Hiss Golden Messenger - Heart Like A Levee LP
M.C. Taylor has quietly been one of the best songwriters America has had on offer for the better part of 2 decades, first with the criminally under-appreciated San Francisco concern, The Court & Spark – whose 4 albums are all worth seeking out and in toto should not cost the listener more than a couple hours wages to acquire – and, for the last 8 years under the name of Hiss Golden Messenger, a group he began with his Court & Spark compatriot, Scott Hirsch, but in which Taylor has been the only constant. With Heart Like A Levee Taylor continues to mine a vein of Americana previously hit by such prospectors as Dylan, Petty, Morrison, and The Dead, fortunately Taylor displays enough songwriting prowess and lyrical strength to still come up with gold.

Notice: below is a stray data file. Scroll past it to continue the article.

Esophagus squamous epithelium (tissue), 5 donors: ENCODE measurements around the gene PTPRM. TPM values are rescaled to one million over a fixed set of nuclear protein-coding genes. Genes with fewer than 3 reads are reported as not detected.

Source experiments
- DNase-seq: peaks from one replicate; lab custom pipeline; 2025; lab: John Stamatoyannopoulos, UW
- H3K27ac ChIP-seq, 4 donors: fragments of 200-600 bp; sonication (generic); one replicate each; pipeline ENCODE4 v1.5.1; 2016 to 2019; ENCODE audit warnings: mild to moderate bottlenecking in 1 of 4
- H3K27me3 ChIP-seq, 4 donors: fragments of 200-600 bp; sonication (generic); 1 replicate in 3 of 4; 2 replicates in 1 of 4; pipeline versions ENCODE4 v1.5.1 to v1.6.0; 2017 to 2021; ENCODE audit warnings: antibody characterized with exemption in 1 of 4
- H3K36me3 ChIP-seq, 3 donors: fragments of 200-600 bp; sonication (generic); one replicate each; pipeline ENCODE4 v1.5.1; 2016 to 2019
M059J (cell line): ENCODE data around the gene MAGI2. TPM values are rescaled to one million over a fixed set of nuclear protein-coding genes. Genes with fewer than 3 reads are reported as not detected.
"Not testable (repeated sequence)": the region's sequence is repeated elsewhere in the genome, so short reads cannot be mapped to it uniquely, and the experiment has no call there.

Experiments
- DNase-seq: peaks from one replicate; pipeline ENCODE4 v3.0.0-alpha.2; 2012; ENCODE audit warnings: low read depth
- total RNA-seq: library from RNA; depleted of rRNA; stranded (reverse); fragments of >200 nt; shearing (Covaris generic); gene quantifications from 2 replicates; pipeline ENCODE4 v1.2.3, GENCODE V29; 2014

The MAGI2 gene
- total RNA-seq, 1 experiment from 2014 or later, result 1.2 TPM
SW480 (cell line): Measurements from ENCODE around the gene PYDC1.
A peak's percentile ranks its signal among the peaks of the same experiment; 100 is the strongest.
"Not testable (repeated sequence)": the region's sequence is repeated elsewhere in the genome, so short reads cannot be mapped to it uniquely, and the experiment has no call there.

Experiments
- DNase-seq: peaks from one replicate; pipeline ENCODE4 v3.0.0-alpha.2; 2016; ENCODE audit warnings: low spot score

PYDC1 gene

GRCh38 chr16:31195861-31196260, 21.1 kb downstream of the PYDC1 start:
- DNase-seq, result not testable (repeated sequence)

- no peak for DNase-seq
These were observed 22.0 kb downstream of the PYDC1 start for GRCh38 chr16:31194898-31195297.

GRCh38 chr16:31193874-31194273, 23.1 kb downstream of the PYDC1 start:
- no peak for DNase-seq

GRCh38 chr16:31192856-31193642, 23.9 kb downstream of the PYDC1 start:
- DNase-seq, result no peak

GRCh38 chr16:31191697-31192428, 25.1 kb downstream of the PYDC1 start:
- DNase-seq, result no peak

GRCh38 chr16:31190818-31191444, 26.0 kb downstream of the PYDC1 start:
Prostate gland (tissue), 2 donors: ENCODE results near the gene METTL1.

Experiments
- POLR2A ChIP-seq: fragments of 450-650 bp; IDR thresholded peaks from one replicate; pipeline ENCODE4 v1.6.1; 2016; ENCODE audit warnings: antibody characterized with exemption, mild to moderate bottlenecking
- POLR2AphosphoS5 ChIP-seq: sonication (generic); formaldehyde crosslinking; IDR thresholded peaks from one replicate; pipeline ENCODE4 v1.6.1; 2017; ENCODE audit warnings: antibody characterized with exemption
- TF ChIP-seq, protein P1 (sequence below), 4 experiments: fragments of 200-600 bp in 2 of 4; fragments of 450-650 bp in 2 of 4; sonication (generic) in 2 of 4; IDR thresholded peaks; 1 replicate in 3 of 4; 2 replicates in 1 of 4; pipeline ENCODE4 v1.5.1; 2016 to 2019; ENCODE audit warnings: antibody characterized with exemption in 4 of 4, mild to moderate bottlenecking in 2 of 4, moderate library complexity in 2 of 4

Heart Like A Levee finds Taylor a fully matured songwriter and recording artist, much like, say, the 90s work of Dylan and Petty, as compared to the rawer work of their previous decades. This album is far more Wildflowers than Another Side Of Bob Dylan, with crisp, clean guitars, muted horns, and everything just so. For a more contemporary comparison, Hiss Golden Messenger's latest has a lot in common with Cass McCombs' latest, showing affection for the cleaner, more focused sounds of the 70s than the raw immature emotion of the 60s. None of this is to say the new record is overproduced, it is just impeccably produced, and should garner comparisons to everything from Tupelo Honey to Primrose Green. In fact, with his somewhat recent ascendancy into the indie-rock spotlight, one could reasonably lump Hiss Golden Messenger into the current wave of nouveau Americana songwriters such as Ryley Walker, and the like if it weren't for the fact that M.C. Taylor has been confidently navigating this sort of pastoral melancholy territory since those dudes were sneaking smokes out back of the auditorium between 5th and 6th period.